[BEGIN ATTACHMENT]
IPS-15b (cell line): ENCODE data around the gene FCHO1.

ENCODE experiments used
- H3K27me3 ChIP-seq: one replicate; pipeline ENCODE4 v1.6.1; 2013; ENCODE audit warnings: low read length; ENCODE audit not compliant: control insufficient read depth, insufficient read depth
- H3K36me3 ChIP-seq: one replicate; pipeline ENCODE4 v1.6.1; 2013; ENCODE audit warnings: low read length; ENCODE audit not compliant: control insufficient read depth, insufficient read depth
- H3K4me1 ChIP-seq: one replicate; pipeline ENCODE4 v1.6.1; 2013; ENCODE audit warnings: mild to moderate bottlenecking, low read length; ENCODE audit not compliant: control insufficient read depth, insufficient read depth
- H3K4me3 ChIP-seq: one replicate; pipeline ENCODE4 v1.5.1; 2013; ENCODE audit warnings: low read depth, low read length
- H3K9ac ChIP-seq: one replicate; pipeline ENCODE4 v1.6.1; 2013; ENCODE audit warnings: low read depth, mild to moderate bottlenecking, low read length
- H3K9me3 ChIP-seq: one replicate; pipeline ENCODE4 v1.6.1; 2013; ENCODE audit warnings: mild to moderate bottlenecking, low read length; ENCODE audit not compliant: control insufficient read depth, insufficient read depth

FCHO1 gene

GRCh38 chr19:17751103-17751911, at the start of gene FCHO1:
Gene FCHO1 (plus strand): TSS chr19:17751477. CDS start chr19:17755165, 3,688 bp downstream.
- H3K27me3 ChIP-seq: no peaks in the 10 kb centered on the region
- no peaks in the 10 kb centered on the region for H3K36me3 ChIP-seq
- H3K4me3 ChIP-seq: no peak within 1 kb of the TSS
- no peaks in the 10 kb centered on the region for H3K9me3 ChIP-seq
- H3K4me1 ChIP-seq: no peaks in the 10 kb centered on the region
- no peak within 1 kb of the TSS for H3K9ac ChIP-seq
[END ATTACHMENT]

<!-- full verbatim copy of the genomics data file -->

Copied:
IPS-15b (cell line): ENCODE data around the gene FCHO1.

ENCODE experiments used
- H3K27me3 ChIP-seq: one replicate; pipeline ENCODE4 v1.6.1; 2013; ENCODE audit warnings: low read length; ENCODE audit not compliant: control insufficient read depth, insufficient read depth
- H3K36me3 ChIP-seq: one replicate; pipeline ENCODE4 v1.6.1; 2013; ENCODE audit warnings: low read length; ENCODE audit not compliant: control insufficient read depth, insufficient read depth
- H3K4me1 ChIP-seq: one replicate; pipeline ENCODE4 v1.6.1; 2013; ENCODE audit warnings: mild to moderate bottlenecking, low read length; ENCODE audit not compliant: control insufficient read depth, insufficient read depth
- H3K4me3 ChIP-seq: one replicate; pipeline ENCODE4 v1.5.1; 2013; ENCODE audit warnings: low read depth, low read length
- H3K9ac ChIP-seq: one replicate; pipeline ENCODE4 v1.6.1; 2013; ENCODE audit warnings: low read depth, mild to moderate bottlenecking, low read length
- H3K9me3 ChIP-seq: one replicate; pipeline ENCODE4 v1.6.1; 2013; ENCODE audit warnings: mild to moderate bottlenecking, low read length; ENCODE audit not compliant: control insufficient read depth, insufficient read depth

FCHO1 gene

GRCh38 chr19:17751103-17751911, at the start of gene FCHO1:
Gene FCHO1 (plus strand): TSS chr19:17751477. CDS start chr19:17755165, 3,688 bp downstream.
- H3K27me3 ChIP-seq: no peaks in the 10 kb centered on the region
- no peaks in the 10 kb centered on the region for H3K36me3 ChIP-seq
- H3K4me3 ChIP-seq: no peak within 1 kb of the TSS
- no peaks in the 10 kb centered on the region for H3K9me3 ChIP-seq
- H3K4me1 ChIP-seq: no peaks in the 10 kb centered on the region
- no peak within 1 kb of the TSS for H3K9ac ChIP-seq